I am also reading a fun cozy set in 1920’s England at a house party. Just Make Believe is the third in a series that I have became very fond of. It’s a bit different as the detective duo is a young widowed Lady and her ghostly philandering husband. 🤷‍♀️It works really well!😂.  https://www.goodreads.com/book/show/50196747-just-make-believe

And finally my book on audio......Follett’s almost 25 hour long feast of 913 England. I am entranced by The Evening and the Morning.  https://www.goodreads.com/book/show/49239093-the-evening-and-the-morning?ac=1&from_search=true&qid=VW9YVXxe0X&rank=1

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I have lost my reading mojo 😩.

I have 2 non-fiction books and a biography of Queen Victoria. I have made a bit of progress on each, more on the biography. There is a reason I like my history wrapped in fiction and consider myself a non-fiction hater avoider. I find I like biographies better because they read a bit like fiction.

I am going to comfort re-read the Bridgerton series by Julia Quinn to prepare for the series on Netflix and hope it resets my mojo.

https://juliaquinn.com/series/bridgertons/

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3 hours ago, Robin M said:

"Reading is like breathing in, Writing is like breathing out" ~ Pam Allyn

 

Beautiful quote Robin. Identify strongly with the first, the second one is so much of a disappointment because I have so many stories I want to say, but I lack the ability to flesh it out and it is not for lack of trying. Some day I hope to find the time to sit for a writer's class before I give up once and for all.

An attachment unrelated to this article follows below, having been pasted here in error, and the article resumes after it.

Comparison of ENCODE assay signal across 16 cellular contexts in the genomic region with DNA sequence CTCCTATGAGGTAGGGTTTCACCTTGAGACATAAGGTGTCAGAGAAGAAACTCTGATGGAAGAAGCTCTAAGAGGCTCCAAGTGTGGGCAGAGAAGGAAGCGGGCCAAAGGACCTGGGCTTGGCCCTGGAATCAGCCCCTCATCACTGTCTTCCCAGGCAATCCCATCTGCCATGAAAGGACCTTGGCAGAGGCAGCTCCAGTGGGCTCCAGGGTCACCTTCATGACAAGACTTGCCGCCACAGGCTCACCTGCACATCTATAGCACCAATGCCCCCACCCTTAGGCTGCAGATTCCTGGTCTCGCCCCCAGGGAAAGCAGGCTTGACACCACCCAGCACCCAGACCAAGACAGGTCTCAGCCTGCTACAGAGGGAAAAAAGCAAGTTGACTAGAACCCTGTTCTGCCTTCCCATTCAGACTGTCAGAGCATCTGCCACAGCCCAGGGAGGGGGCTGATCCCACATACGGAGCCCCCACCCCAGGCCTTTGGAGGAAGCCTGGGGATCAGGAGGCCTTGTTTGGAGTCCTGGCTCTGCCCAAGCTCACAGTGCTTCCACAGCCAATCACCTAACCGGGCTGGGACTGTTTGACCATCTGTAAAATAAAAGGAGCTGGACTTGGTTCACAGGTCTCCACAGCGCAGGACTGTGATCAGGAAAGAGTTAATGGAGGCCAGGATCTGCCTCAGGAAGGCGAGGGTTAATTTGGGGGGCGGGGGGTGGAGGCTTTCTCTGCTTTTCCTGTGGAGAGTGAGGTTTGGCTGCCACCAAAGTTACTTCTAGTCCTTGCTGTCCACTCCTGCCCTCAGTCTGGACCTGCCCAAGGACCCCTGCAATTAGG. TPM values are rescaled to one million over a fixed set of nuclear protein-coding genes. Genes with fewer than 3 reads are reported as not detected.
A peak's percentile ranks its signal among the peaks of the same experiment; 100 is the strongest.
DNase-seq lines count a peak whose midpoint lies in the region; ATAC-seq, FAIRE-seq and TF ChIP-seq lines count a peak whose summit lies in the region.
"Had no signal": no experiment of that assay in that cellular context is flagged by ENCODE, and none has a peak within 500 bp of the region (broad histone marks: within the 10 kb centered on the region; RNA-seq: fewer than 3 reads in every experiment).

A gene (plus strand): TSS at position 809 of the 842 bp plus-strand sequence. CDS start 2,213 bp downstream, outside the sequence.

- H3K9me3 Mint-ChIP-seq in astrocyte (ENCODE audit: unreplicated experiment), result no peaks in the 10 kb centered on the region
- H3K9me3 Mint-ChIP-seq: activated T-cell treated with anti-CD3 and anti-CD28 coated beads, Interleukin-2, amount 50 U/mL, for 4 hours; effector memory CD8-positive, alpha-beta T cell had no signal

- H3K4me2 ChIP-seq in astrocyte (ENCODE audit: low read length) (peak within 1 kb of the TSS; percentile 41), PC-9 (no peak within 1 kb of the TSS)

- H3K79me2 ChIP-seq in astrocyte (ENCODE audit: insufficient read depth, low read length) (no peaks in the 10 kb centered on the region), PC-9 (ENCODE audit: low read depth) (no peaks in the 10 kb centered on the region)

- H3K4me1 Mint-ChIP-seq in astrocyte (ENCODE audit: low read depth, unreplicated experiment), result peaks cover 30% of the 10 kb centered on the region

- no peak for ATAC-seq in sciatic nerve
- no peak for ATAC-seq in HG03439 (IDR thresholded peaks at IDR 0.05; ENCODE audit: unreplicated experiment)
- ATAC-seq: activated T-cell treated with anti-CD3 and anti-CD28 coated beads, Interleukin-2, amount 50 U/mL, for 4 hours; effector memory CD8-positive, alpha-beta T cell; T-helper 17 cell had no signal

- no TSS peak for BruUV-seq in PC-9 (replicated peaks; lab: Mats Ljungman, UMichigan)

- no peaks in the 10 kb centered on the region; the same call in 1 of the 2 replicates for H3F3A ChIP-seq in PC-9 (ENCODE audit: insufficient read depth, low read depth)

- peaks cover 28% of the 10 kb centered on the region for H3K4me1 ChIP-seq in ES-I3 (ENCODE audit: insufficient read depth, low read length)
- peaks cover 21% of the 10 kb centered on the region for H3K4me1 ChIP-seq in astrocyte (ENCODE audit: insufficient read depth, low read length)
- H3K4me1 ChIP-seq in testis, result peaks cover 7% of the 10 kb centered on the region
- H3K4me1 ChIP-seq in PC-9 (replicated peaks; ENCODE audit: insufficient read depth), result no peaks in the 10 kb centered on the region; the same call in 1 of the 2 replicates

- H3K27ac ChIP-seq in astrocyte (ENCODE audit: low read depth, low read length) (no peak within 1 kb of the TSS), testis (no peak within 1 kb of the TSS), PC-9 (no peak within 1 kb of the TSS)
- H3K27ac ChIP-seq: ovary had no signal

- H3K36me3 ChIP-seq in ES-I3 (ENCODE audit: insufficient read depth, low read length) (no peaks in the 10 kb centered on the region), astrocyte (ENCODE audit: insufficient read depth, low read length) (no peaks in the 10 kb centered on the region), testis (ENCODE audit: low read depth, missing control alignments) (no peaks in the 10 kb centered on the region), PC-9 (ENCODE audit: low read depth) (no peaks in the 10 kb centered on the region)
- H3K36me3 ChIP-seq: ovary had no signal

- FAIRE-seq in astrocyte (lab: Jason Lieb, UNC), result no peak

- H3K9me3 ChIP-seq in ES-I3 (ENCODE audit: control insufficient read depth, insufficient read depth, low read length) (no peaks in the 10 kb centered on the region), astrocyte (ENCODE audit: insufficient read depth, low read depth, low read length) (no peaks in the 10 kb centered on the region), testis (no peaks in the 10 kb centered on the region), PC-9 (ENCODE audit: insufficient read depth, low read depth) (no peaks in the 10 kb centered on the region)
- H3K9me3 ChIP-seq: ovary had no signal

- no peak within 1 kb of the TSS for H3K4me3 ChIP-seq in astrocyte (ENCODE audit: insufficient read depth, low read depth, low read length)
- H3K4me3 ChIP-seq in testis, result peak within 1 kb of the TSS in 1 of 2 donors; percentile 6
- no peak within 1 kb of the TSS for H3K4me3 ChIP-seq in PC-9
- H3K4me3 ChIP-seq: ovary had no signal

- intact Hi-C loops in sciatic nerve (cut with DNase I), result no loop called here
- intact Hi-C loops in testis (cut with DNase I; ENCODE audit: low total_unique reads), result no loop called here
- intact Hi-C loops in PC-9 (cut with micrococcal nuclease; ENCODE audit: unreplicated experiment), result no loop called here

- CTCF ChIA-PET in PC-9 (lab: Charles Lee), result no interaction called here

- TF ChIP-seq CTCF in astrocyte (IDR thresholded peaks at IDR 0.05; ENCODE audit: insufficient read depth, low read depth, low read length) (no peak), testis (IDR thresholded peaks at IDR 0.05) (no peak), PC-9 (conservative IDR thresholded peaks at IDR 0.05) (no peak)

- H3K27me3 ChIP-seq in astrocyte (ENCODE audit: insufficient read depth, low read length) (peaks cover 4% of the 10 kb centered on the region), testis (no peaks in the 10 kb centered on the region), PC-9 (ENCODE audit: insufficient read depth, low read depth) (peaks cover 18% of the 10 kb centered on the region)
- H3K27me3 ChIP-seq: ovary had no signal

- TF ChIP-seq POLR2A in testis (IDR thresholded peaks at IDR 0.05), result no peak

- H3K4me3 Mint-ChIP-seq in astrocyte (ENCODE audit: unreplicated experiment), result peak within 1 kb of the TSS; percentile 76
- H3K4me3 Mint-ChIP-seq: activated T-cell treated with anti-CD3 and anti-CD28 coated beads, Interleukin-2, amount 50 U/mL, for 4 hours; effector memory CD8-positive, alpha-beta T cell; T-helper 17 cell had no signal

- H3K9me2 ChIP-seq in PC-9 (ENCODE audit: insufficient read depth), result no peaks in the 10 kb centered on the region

Books though have always been a source of joy for me. They are essential to my very being though it makes it sound quite pompous to say that. But I found that to be true when I had to move with all that mattered to me in 2 suitcases and half of one suitcase was books. The other held music. My books and my music have helped me create "home" wherever in the world I was. 

On that note, just want to wish all on this thread a Happy Thanksgiving. I am taking a bit of a break next week and may not be around much. I panic joined a homeschool board thinking I would prepare in case we decided to when the world shut down. We never did HS, but I unexpectedly found a group of people who love books like I do and discussing them. I have read more genres and become bolder in my reading thanks to this thread. So thank you for being a bright spot in this craziest of years and thank you Robin ever so much for this thread. 

Edited by Dreamergal
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Today I finished two very different books.

For my old book group that I was invited to rejoin via Zoom, I read Saturday by Ian McEwan which we'll be discussing tomorrow. It was an incredibly introspective novel. I'll be interested to learn what the others have to say about it.

"In his triumphant new novel, Ian McEwan, the bestselling author of Atonement, follows an ordinary man through a Saturday whose high promise gradually turns nightmarish. Henry Perowne–a neurosurgeon, urbane, privileged, deeply in love with his wife and grown-up children–plans to play a game of squash, visit his elderly mother, and cook dinner for his family. But after a minor traffic accident leads to an unsettling confrontation, Perowne must set aside his plans and summon a strength greater than he knew he had in order to preserve the life that is dear to him."

**

I also finished the contemporary romance Lies and Lullabies (Hush Note Book 1) by Sarina Bowen which I enjoyed. (Adult content)

"Once upon a time, he gave me a summer of friendship, followed by one perfect night. We shared a lot during our short time together. But he skipped a few crucial details.

I didn’t know he was a rock star.

I didn’t know his real name.

Neither of us knew I’d get pregnant.